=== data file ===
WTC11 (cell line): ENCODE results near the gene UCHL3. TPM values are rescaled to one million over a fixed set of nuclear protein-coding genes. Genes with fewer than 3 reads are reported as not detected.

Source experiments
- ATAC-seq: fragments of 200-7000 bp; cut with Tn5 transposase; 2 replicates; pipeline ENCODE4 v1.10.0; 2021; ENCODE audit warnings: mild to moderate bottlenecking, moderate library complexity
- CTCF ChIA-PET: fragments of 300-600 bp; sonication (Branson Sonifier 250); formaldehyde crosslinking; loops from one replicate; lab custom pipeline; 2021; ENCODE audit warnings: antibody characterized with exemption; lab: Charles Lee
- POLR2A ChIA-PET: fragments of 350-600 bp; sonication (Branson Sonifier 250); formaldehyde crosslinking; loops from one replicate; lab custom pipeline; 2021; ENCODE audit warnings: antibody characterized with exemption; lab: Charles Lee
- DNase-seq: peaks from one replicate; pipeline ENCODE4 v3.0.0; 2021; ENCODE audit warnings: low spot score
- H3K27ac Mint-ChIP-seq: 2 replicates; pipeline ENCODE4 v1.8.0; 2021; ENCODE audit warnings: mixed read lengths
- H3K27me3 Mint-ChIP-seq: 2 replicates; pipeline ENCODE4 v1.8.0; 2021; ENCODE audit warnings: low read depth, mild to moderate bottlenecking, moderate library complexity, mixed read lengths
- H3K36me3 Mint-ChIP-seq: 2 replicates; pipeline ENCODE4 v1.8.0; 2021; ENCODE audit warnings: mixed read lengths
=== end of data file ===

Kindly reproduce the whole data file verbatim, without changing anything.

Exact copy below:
WTC11 (cell line): ENCODE results near the gene UCHL3. TPM values are rescaled to one million over a fixed set of nuclear protein-coding genes. Genes with fewer than 3 reads are reported as not detected.

Source experiments
- ATAC-seq: fragments of 200-7000 bp; cut with Tn5 transposase; 2 replicates; pipeline ENCODE4 v1.10.0; 2021; ENCODE audit warnings: mild to moderate bottlenecking, moderate library complexity
- CTCF ChIA-PET: fragments of 300-600 bp; sonication (Branson Sonifier 250); formaldehyde crosslinking; loops from one replicate; lab custom pipeline; 2021; ENCODE audit warnings: antibody characterized with exemption; lab: Charles Lee
- POLR2A ChIA-PET: fragments of 350-600 bp; sonication (Branson Sonifier 250); formaldehyde crosslinking; loops from one replicate; lab custom pipeline; 2021; ENCODE audit warnings: antibody characterized with exemption; lab: Charles Lee
- DNase-seq: peaks from one replicate; pipeline ENCODE4 v3.0.0; 2021; ENCODE audit warnings: low spot score
- H3K27ac Mint-ChIP-seq: 2 replicates; pipeline ENCODE4 v1.8.0; 2021; ENCODE audit warnings: mixed read lengths
- H3K27me3 Mint-ChIP-seq: 2 replicates; pipeline ENCODE4 v1.8.0; 2021; ENCODE audit warnings: low read depth, mild to moderate bottlenecking, moderate library complexity, mixed read lengths
- H3K36me3 Mint-ChIP-seq: 2 replicates; pipeline ENCODE4 v1.8.0; 2021; ENCODE audit warnings: mixed read lengths